Exciting news for those that suffer from Age-Related Macular Degeneration! A team of researchers recently announced a potentially life-changing new contact lenses design that they believe will dramatically help improve the sight of those suffering from AMD. The slender lenses allow patients to easily switch between their normal vision and the magnified vision these new telescopic contact lenses provide.
Their research, published in the journal Optics Express, at this point is preliminary, so don’t expect your ophthalmologist to give you these new telescopic contact lenses at your next appointment. However, rest assured as the researchers believe these contact lenses will “make AMD a little less debilitating,” according to researcher and co-author Eric Tremblay. He adds that for a visual aid of this nature to be widely accepted, it needs to be “highly convenient and unobtrusive,” and acknowledges that this current prototype needs some further modifications.
How the Telescopic Contact Lenses Work
Age-Related Macular Degeneration (AMD) is a widespread eye condition that slowly destroys the macula, the area of the eye that provides sharp focus. It is currently estimated that over 2 million people are affected by this condition in the United States alone. Over time as your vision gradually fades away, the simplest tasks that seem like second nature will become more and more difficult to accomplish.
The new telescopic contact lenses being tested by Ford’s team utilizes small mirror surfaces incorporated into them that replicate a telescope. The lenses feature two parts, a center that does not change your vision, as well as a spherical-shaped “telescope” on the outside edge that allows patients’ vision to be magnified 2.8 times.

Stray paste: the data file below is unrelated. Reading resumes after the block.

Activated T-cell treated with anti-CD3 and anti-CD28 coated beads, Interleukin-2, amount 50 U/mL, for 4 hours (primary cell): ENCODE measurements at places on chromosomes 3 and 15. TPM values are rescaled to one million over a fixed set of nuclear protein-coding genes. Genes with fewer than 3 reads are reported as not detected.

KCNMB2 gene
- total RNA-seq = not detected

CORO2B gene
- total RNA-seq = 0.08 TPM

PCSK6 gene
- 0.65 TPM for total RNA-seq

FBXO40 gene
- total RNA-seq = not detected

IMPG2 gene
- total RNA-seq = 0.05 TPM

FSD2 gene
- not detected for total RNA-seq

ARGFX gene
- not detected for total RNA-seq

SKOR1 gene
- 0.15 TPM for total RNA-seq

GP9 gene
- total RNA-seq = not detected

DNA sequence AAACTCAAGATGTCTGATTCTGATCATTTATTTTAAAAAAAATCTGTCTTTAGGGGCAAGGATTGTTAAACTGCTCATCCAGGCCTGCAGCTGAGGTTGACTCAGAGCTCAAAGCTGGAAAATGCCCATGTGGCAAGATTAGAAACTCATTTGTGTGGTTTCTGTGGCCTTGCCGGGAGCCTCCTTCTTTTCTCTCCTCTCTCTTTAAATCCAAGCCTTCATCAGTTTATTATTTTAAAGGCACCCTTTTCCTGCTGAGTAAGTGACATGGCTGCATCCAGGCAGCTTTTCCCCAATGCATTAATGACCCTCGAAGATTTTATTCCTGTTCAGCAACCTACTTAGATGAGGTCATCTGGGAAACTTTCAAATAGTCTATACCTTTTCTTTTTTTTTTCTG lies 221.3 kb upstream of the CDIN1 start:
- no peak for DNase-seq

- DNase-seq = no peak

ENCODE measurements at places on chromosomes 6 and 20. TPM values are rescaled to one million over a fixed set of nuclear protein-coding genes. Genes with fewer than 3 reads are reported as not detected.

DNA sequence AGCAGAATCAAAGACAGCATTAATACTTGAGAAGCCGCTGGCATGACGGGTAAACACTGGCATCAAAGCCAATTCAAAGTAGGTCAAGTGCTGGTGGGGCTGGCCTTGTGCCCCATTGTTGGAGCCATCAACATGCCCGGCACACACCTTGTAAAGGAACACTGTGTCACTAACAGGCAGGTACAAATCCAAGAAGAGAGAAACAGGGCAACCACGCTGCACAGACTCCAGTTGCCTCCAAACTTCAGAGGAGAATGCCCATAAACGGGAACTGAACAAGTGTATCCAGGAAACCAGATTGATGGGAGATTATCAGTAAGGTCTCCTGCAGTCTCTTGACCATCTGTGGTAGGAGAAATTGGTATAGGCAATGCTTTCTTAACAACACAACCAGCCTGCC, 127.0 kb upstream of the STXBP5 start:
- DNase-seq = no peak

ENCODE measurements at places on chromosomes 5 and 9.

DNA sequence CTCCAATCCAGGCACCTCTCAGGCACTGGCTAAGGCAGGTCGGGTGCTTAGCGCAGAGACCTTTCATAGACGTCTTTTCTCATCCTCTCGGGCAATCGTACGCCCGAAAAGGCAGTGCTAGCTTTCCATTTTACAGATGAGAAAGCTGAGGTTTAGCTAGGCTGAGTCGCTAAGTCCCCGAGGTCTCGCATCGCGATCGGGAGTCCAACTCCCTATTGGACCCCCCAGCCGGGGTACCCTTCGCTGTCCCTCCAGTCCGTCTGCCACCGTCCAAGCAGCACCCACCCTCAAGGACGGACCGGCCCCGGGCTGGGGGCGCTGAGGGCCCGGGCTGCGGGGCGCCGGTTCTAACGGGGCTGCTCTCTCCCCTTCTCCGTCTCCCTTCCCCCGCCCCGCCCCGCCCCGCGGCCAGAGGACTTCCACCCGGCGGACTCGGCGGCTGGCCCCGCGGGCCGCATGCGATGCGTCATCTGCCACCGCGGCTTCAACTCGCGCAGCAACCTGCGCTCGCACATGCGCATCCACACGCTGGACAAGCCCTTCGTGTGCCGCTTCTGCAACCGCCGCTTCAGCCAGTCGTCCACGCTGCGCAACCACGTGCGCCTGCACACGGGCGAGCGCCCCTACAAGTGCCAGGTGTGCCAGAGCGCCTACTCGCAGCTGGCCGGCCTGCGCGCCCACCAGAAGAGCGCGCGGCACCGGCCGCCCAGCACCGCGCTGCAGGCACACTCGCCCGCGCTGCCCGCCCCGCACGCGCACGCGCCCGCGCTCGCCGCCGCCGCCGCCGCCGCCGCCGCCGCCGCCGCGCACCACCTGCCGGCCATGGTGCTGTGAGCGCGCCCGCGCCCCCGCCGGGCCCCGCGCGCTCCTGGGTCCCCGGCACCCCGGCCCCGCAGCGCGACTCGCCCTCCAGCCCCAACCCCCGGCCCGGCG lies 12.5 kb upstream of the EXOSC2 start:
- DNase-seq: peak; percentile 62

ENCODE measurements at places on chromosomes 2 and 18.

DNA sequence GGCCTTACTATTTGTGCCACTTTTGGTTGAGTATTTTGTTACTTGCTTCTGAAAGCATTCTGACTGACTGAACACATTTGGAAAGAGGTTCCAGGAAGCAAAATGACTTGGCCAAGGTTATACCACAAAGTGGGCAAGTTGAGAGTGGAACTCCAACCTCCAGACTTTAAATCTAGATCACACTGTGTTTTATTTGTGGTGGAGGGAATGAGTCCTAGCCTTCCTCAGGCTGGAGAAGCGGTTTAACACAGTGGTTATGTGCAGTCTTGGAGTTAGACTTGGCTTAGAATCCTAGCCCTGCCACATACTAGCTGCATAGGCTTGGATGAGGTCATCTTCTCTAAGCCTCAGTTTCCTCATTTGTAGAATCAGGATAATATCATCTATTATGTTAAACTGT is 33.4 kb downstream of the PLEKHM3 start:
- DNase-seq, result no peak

Switching back and forth between the two types of vision is easy, just not very fashionable. Patients would need to put on a special pair of glasses normally used for 3D TVs. Made with liquid crystals, these glasses will electrically alter the direction of polarized light, which would then allow patients to switch between magnified and unmagnified vision at their leisure.
At this point, it appears that the telescopic contact lenses have yet to be tested on a real person. Alternatively, the research team has elected to test their design through computer modeling and fabricating the contact lens. They started by creating a life-sized model of the eye that could take images through the telescopic contact lens system. Initial tests found that the image quality and overall field of view was better than other magnification processes previously tried for AMD.
The downside, however, was the way these contact lenses were created. The team used a stout material called polymethyl methacrylate (PMMA), because it was durable enough to put much needed microscopic grooves in the lenses. Unfortunately, the material chosen for the initial design is not the ideal material for widespread, mainstream use amongst patients.
The research team is currently in the process of redesigning the telescopic contact lens using gas-permeable materials, as well as attempting to incorporate air-channels in hopes to remove the current limitations on thickness and permeability. If successful, this enhanced design will allow patients to wear them for longer durations of time, thus improving their overall treatment for macular degeneration at least until a more long-term treatment for AMD presents itself.
“In the future, it will hopefully be possible to go after the core of the problem with effective treatments or retinal prosthetics. The ideal is really for magnifiers to become unnecessary. Until we get there, however, contact lenses may provide a way to make AMD a little less debilitating,” co-author Eric Tremblay.
For anybody interested in diving deeper into this research, you can access the full research paper here (PDF).0